The Death of Ivan Ilyich by Leo Tolstoy: Purposefully Avoid Death

In today’s Classics Book Club, we will be covering one of the darkest, one of the funniest, and one of the deepest novels ever written, The Death of Ivan Ilyich by Leo Tolstoy. This post is sponsored by the Home Shop. This is where all the elegant details that make my home a luxurious sanctuary reside. You will find my favourite go-to picks for every room in the house, from kitchen to bedroom. Read full disclosure here.

Ivan Ilyich is an upper middle class, bureaucratic, relatable man. He was famously quite normal. There’s a line in the book, ‘He lived a very normal life, and thus, such a terrible one.’ 

Through a freak accident he was hanging drapes, he falls, hits his side, and causes internal damage. He does not realise it at first, but comes to realise he has a serious injury. 

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The rest of the book is about him slowly dying, but the overarching theme is man facing his mortality. This includes the people around him and their refusal to confront it. 

Take a normal man, who lives like most of us and tries not to think about these things, and now force him to deal with the situation. You know as the reader that nothing miraculous will happen, this is realism, and he will die. You are only waiting for him to catch up to the idea. It’s all about his internal struggle facing reality. Tolstoy gives a personal characteristic depth of detail in experiencing all these extremely ordinary events. 

Ivan Ilyich gets married, not because he is madly in love with his wife, but because that’s what you’re supposed to do. They have a lukewarm marriage, and go through life together. He is not nobody. He is a bright young boy and is called Phoenix of the family. He is getting good grades, goes to law school, moves up in a great career, gets the right government job, goes to play cards all the time – that’s his pleasure.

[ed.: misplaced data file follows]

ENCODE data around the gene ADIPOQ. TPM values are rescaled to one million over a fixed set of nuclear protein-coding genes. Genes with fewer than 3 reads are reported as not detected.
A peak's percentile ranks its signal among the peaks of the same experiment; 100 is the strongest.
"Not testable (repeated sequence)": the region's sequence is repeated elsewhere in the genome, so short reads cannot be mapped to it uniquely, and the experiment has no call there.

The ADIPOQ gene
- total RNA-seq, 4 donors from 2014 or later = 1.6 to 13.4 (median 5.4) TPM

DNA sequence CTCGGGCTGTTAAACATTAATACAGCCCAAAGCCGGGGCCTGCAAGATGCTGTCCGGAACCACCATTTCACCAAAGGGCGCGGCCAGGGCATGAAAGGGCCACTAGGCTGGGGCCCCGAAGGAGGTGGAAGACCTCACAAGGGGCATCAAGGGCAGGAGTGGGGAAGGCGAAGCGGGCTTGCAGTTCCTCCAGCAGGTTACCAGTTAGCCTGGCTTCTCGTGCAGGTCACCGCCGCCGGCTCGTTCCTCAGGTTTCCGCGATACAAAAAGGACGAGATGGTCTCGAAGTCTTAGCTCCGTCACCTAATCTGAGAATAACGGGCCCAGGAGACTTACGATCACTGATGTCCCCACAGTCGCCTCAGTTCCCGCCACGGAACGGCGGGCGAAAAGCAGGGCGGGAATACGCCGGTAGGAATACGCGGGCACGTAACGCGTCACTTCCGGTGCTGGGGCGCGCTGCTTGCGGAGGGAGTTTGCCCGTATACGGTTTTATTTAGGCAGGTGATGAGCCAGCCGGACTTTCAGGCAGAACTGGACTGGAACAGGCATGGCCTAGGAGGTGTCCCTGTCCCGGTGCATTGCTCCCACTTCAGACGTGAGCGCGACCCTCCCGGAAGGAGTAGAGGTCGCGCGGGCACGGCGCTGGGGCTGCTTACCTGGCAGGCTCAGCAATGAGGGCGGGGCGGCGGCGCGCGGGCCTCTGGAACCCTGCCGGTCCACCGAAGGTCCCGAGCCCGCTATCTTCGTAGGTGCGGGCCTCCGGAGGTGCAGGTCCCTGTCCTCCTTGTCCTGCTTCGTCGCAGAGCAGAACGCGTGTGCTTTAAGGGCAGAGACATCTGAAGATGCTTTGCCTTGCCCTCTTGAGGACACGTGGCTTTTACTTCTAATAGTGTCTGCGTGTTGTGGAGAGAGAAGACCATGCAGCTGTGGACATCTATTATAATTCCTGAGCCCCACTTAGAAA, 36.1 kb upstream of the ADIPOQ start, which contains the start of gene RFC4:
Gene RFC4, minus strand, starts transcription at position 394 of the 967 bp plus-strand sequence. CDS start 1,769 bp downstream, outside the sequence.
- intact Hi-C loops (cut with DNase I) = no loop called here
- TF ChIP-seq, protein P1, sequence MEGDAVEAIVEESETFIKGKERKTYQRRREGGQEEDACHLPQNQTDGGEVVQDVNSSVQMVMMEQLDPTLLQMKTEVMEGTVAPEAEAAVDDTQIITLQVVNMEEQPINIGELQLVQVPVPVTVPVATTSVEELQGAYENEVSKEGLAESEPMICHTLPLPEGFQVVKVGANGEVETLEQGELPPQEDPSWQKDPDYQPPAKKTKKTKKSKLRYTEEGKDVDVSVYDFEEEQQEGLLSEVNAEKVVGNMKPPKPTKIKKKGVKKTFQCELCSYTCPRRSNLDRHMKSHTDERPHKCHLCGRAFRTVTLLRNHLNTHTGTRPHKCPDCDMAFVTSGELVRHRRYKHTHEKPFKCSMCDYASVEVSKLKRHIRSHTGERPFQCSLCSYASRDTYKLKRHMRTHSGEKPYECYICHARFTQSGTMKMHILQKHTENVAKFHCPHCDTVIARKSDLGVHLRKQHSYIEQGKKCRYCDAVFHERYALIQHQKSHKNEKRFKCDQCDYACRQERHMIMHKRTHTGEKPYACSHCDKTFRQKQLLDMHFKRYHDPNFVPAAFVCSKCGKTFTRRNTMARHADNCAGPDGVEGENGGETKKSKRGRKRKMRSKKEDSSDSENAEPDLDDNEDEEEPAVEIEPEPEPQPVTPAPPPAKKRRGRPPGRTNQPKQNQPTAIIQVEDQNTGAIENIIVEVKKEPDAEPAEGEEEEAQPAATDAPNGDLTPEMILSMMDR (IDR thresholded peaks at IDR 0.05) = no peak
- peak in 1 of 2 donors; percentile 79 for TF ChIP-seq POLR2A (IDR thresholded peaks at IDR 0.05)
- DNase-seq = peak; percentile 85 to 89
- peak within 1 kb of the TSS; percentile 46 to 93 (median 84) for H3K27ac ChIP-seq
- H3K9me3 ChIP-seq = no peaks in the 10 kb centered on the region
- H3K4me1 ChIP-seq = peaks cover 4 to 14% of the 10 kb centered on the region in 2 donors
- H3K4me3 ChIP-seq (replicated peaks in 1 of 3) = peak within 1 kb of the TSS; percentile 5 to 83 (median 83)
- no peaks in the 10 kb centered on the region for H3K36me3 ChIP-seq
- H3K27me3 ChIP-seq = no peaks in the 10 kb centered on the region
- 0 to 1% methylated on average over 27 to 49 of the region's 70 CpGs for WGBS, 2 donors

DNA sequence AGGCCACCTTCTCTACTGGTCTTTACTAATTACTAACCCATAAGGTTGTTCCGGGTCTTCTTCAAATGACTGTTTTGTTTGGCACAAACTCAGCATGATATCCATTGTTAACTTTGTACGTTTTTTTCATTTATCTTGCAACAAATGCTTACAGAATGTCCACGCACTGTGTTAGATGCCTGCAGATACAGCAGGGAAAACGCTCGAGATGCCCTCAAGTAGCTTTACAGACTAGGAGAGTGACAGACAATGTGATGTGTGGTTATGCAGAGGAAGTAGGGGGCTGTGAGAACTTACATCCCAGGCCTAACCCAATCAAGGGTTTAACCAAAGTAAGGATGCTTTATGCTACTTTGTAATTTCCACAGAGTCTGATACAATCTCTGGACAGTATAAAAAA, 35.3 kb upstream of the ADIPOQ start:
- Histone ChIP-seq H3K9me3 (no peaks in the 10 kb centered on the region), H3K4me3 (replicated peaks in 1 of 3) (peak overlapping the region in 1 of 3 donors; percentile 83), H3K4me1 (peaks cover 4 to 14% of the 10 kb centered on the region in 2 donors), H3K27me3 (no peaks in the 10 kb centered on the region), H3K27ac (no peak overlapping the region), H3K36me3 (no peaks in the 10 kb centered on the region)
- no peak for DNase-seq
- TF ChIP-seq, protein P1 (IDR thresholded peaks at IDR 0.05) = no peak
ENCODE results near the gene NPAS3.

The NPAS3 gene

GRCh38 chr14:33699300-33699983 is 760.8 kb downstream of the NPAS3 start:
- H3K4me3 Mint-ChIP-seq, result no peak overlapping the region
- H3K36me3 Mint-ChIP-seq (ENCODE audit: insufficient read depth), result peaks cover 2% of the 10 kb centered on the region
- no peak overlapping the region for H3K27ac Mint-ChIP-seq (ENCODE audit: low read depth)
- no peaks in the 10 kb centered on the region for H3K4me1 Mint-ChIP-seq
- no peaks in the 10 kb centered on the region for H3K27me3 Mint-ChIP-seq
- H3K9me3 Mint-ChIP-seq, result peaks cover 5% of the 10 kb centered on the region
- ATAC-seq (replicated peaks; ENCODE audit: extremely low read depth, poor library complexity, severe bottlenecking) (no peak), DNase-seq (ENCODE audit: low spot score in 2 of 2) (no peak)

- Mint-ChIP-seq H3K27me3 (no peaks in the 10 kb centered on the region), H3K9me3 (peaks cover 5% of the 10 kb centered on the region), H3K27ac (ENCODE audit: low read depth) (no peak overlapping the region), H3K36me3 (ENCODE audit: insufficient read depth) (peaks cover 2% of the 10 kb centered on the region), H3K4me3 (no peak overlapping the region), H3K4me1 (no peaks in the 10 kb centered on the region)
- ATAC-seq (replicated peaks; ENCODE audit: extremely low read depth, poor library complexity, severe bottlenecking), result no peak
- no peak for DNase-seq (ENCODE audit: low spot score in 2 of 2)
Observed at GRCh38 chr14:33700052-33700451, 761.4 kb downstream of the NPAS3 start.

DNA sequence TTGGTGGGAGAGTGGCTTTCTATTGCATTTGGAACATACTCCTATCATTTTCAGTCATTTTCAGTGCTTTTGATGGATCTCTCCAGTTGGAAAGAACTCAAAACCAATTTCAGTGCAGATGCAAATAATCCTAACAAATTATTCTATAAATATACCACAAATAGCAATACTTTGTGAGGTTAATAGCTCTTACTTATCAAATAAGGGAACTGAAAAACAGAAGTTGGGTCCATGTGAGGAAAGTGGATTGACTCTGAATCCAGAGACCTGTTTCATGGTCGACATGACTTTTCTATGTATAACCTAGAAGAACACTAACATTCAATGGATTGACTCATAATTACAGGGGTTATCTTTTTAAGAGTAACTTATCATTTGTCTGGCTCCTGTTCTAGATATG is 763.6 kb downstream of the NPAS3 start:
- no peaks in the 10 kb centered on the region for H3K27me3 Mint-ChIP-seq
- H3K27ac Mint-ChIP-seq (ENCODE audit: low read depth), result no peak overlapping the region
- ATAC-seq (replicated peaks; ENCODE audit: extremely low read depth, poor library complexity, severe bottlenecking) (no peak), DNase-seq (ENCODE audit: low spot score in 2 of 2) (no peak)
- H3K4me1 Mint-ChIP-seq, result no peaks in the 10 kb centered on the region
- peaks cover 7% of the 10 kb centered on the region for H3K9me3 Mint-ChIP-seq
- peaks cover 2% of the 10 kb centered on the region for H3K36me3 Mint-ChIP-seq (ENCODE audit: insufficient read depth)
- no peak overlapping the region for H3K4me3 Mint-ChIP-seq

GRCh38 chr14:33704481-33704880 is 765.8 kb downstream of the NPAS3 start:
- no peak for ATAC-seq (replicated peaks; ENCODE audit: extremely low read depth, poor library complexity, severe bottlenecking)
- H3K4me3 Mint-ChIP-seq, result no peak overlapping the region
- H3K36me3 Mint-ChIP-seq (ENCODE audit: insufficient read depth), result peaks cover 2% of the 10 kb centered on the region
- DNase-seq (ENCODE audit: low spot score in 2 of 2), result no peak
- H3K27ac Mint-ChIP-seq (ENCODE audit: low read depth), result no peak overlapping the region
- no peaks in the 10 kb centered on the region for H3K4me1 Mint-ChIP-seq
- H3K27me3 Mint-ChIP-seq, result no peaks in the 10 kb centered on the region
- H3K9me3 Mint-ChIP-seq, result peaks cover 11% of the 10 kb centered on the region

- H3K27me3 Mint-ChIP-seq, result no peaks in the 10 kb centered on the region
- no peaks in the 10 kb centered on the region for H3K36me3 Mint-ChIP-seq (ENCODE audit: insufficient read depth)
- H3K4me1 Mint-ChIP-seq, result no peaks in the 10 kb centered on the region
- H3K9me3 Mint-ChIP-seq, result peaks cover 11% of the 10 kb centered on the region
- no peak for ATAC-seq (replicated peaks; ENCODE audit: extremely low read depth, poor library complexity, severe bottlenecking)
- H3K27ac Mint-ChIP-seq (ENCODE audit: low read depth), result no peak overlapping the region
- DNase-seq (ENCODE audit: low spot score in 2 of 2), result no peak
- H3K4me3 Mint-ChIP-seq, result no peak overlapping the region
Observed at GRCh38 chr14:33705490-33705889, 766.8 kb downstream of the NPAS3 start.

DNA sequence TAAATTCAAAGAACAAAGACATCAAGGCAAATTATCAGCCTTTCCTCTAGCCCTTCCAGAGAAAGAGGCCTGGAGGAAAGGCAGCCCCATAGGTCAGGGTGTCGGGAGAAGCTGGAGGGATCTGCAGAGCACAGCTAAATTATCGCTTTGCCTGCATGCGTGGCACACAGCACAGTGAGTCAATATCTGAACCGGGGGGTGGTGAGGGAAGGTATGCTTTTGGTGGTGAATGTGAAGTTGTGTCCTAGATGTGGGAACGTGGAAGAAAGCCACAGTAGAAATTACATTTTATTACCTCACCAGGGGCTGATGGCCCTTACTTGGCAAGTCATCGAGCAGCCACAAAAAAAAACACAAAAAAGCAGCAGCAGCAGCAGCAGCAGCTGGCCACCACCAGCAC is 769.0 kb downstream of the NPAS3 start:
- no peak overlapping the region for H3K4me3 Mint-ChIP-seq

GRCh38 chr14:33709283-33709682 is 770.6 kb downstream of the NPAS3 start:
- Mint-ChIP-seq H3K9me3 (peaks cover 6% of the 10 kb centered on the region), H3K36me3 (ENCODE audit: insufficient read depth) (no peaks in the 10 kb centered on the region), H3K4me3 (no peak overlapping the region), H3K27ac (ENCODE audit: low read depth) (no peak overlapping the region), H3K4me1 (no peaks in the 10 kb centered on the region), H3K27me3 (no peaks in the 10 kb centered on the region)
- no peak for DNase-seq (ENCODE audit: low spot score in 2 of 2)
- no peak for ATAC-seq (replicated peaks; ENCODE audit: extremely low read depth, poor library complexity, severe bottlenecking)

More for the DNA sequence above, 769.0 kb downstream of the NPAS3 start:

Then, he earns some money, gets a house, and doesn’t just fill up his house with furniture. He fills it with bourgeois furniture that yuppies get, also known as the middle class items that they think rich people have. It’s actually just the furniture that all middle class people get they think the rich people have, but it’s all just the same thing other middle class people own. 

He does all these things, because he feels like he needs to do it. There’s a French phrase that keeps coming up, ‘comme un fait’, meaning as one does. Not because there is a deep yearning of the heart. He thinks this is the life that one happens to lead. 

Once the idea of death strikes him, he realises, ‘Wait a second. I hate my life. I hate my wife. I hate this family around me. I hate the way people interact. I hate it all.’ It’s not a happy death – at least not until the end. He awakens from being on standby and it becomes satirical, even laughable.

He stumbles on this idea that he hasn’t lived as he ought to have lived. He starts reviewing his mind if he has a good life, a good job, lived a decorous life according to the values of his day. The idea that that could somehow be wrong or there could be more to life hardly occurred to him. Now all of these things finally are.